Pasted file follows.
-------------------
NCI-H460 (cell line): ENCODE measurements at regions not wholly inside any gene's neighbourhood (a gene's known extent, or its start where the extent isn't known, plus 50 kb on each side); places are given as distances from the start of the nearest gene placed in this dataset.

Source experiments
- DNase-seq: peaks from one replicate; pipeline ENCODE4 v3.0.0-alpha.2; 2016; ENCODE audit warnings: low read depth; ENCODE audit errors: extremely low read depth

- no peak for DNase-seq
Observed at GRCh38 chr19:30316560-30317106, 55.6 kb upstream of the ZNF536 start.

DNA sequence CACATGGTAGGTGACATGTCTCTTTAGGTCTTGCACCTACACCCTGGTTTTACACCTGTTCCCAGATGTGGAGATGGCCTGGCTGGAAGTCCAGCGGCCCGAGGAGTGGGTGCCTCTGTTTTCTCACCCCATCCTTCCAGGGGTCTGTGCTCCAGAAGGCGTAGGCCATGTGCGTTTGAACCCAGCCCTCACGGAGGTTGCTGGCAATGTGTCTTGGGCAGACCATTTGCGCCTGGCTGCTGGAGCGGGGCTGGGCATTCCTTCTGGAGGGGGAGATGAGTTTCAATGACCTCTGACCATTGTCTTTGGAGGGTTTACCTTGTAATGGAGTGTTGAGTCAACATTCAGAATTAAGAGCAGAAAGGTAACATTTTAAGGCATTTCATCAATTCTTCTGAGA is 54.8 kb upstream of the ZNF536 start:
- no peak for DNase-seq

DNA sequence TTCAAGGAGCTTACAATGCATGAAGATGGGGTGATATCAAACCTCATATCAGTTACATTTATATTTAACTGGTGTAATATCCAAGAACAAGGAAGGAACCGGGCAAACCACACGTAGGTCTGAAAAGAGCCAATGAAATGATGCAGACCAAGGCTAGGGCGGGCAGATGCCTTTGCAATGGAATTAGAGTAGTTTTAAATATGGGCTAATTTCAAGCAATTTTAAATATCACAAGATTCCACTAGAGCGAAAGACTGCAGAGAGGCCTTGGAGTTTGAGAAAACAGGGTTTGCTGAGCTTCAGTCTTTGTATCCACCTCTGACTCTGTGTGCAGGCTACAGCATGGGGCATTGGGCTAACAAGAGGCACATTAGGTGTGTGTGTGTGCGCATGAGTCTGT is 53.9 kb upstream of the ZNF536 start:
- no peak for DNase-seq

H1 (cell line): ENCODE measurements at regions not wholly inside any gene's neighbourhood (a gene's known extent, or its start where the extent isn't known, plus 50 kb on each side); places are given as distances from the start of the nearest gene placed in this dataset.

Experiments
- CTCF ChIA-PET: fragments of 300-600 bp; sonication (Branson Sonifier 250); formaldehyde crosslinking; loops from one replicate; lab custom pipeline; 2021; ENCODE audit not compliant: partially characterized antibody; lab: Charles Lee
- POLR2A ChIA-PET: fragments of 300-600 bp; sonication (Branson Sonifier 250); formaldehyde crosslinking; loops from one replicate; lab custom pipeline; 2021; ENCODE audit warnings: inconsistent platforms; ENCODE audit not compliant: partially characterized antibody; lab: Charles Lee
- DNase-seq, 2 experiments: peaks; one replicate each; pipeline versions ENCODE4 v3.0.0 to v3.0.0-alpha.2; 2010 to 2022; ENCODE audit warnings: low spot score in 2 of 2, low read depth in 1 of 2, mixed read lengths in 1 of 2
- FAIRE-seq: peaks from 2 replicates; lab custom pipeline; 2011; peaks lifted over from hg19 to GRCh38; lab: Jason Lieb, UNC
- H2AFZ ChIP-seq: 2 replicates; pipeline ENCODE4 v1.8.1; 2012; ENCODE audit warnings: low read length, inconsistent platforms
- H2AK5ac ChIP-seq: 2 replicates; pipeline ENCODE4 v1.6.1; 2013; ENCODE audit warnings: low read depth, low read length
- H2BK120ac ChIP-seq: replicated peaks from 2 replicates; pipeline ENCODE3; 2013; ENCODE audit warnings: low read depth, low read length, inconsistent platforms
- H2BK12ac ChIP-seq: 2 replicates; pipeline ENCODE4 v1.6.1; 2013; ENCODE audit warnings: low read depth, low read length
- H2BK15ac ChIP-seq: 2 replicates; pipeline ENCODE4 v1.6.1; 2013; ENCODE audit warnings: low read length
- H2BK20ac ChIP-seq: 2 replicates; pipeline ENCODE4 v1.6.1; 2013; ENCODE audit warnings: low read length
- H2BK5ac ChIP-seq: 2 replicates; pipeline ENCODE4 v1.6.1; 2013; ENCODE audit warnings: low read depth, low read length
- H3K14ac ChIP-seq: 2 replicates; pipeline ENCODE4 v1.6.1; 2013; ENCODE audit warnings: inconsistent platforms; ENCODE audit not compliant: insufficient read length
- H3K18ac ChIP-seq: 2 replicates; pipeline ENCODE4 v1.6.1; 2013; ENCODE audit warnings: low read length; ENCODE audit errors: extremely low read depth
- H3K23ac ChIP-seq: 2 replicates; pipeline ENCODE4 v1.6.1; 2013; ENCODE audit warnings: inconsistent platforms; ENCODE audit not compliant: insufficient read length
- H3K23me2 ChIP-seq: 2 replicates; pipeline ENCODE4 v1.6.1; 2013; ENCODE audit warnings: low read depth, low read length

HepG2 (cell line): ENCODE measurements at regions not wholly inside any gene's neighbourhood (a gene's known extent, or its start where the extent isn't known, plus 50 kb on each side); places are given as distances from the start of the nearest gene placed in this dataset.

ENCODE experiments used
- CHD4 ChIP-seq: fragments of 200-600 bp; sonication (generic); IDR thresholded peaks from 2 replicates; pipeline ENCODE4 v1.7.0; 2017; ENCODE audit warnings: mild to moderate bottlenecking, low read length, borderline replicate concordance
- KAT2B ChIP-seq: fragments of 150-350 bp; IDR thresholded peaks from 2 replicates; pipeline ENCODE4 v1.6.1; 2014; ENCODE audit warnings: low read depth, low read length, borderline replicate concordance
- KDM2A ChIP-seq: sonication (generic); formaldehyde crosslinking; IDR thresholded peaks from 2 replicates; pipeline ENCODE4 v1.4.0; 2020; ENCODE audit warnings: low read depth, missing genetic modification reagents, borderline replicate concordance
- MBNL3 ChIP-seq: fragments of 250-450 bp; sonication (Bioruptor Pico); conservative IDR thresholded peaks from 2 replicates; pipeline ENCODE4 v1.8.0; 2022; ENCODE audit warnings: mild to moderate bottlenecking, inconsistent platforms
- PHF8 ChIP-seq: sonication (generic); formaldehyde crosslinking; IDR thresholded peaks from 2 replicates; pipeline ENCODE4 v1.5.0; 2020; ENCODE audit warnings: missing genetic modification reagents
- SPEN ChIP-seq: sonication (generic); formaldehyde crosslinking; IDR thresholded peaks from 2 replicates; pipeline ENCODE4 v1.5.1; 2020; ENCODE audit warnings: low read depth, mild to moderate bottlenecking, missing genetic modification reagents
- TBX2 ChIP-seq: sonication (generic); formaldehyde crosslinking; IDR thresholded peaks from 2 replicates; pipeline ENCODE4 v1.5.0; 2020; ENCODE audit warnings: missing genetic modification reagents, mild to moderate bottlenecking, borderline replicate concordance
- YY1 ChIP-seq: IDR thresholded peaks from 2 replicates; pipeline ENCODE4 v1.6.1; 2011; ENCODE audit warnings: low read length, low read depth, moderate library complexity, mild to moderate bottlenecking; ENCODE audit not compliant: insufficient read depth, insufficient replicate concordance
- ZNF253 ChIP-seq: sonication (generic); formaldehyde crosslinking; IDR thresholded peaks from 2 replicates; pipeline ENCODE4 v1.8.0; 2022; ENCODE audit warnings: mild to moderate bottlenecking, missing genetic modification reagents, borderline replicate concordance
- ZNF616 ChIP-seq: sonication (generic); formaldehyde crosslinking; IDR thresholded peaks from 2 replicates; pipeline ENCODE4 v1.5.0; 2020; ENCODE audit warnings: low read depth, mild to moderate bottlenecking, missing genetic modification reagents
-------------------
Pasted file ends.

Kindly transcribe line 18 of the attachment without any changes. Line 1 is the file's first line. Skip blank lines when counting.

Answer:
- H2BK120ac ChIP-seq: replicated peaks from 2 replicates; pipeline ENCODE3; 2013; ENCODE audit warnings: low read depth, low read length, inconsistent platforms